the CMI or SPMI

people with long-term or serious and persistent mental illness or psychiatric disabilities

Do not label persons with disabilities as patients or invalids.

Comment: These names imply that a person is sick or under a doctor's care. People with disabilities should not be referred to as patients or invalids unless the illness status (if any) is under discussion or unless they are currently residing in a hospital.

Do not overextend the severity of a disability.

Comment: Preferred expressions limit the scope of the disability. Even if a person has a particular physical disability, this does not mean that the person is unable to do all physical activities. Similarly, a child with a learning disability does not have difficulty in all areas of learning nor does mental retardation imply retardation in all aspects of development. Chronicity in physical illness often implies a permanent situation, but persons with psychiatric disabilities are able to recover.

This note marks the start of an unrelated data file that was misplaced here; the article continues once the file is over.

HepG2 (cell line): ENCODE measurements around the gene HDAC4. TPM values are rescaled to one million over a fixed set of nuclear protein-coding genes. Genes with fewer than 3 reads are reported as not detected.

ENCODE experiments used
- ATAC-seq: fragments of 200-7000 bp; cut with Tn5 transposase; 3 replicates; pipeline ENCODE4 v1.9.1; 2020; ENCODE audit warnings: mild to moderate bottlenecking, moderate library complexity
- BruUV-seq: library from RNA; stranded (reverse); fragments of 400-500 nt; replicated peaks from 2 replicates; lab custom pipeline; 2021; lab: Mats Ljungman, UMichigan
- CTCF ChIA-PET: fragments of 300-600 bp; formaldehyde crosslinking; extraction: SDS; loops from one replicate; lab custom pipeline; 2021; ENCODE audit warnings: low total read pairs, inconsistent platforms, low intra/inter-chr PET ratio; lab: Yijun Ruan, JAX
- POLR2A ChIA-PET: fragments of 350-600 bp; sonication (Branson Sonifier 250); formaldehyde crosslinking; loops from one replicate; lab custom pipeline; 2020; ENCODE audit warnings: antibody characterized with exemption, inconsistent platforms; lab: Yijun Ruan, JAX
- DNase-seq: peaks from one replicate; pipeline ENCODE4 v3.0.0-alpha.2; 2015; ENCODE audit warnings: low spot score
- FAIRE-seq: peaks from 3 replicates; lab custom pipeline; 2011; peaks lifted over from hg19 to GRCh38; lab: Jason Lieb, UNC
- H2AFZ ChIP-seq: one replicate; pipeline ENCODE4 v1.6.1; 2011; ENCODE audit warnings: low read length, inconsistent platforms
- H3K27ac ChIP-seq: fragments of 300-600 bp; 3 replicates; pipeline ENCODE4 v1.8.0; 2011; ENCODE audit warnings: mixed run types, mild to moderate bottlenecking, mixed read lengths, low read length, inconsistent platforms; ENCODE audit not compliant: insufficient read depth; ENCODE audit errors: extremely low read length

the physically disabled

individuals with a physical disability

the learning disabled

children with specific learning disabilities

retarded adult

adult with mental retardation

chronic mental illness

long-term or persistent mental illness or psychiatric disability

Use emotionally neutral expressions.

Comment: Objectionable expressions have excessive, negative overtones and suggest continued helplessness.



stroke victim

individual who had a stroke

afflicted with cerebral palsy

person with cerebral palsy

suffering from multiple sclerosis

people who have multiple sclerosis

Emphasize abilities, not limitations.

Comment: The person is not confined to a wheelchair but uses it for mobility; a person is not homebound who is taught or who works at home.



confined to a wheelchair

uses a wheelchair


child who is taught at home

Avoid offensive expression.




person who has a limp


person with a shortened arm